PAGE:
Primal Princes of the Underground: The Eighties Matchbox B-Line Disaster
They are not on tour, they have already released their album last year but we love them anyway and Nina Cresswell tells you why…
The Eighties Matchbox B-Line Disaster MYSPACE
“One of the finest bands this country has ever produced. Fact.”Â
If Noel Fielding says it, believe.
Eighties Matchbox B-line Disaster fill you with both genuine delight and disgust, and the lack of sensationalization in the press preserves their dark, underground package, even with 11 years in the music business bag. Guy McKnight is everything missing from modern rock and roll ”â the sex, the danger, the insanity. I was fortunate to finally catch The Eighties Matchbox B-Line Disaster play last year and already had a few pre-acquired mind-sets of the band’s performances as of late: they’d gone off the boil a bit; they weren’t on form”Â¦bloody gossipers.
Eighties Matchbox burst onto stage with Morning Has Broken, and the bats in my stomach went insane (goths don’t get butterflies, y’see). The grimey psychedelic riffs and Guy McKnight’s rampant crooning were infectious, spurring twisted swing dancing from couples in the audience; the old cinema venue’s walls hadn’t seen anything like it. Sporting a Victorian patterned shirt tucked into VERY tight dress trousers, McKnight spent a lot of the performance in the crowd or on the speakers. An intense performer demanding a lot of attention, he will not let you down.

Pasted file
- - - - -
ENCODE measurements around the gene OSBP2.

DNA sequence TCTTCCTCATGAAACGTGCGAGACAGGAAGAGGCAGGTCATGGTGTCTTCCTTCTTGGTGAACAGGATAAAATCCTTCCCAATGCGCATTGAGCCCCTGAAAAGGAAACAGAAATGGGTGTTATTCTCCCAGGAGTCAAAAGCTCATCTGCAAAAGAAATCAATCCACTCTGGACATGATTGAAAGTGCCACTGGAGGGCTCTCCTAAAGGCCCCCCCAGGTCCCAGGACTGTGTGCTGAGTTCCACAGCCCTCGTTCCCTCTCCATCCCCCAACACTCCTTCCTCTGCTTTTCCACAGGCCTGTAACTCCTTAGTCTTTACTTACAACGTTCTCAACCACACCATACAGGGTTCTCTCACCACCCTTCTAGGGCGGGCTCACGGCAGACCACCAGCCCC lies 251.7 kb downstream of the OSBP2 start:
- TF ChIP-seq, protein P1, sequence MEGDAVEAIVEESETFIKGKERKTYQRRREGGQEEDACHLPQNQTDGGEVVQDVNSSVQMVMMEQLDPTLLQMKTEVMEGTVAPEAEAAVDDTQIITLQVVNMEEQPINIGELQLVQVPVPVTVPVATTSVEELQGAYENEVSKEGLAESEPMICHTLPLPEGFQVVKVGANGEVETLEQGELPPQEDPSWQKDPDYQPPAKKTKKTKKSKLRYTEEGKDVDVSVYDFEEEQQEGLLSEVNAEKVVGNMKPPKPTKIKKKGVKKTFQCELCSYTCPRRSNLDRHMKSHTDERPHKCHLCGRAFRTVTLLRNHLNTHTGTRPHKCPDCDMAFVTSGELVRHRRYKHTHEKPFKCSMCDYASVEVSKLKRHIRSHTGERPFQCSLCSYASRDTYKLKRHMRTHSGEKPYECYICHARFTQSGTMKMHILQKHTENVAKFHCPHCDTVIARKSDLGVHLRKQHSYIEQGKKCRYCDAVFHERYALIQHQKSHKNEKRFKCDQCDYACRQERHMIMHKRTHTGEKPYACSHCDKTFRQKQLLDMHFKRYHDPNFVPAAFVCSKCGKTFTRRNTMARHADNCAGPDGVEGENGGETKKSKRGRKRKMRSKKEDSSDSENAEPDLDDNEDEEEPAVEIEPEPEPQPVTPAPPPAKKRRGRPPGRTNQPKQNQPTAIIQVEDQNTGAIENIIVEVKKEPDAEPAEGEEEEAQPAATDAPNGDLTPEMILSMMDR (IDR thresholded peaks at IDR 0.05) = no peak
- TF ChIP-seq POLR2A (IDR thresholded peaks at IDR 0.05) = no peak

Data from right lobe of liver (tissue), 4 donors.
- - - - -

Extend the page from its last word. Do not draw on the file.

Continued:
Highlight of the set, without a doubt, was Celebrate Your Mother (but please don’t tell your father, cause I’ll f@@@ him as well), with both guitarists, Dominic and Tristan, mere blurs from rottenly fiendish axe-thrashing. They are a sound all to their own, but TEMBLD are definitely fertilised with the same musical sperm as primal rockabilly garage masters, the Cramps. I never did get to see the Cramps, but, I am going to make a rather impertinent comment all the same: I prefer McKnight to Lux Interior.
Did I just sin? Are the psycho-gods going to give me the Crusher? Are the almighty Lordabillies gunna throw me down the stairs, naked?
I can hardly stand it.
The Eighties boys most recent album, Blood and Fire, is totally eclectic, and possibly even darker than their classic debut album from 2002, Horse Of The Dog. It followed last year’s single, Love Turns To Hate: a concoction of barbaric guitar licks, screeches of chaos, beats so heavy your heart gives them the job, and those vampish vocals, echoing gothic-harpers Nick Cave and Andrew Eldritch. You’re on the centre island of a Formula One race and it’s raining bombs, that kinda thing.
Don’t take my word for it, check them out.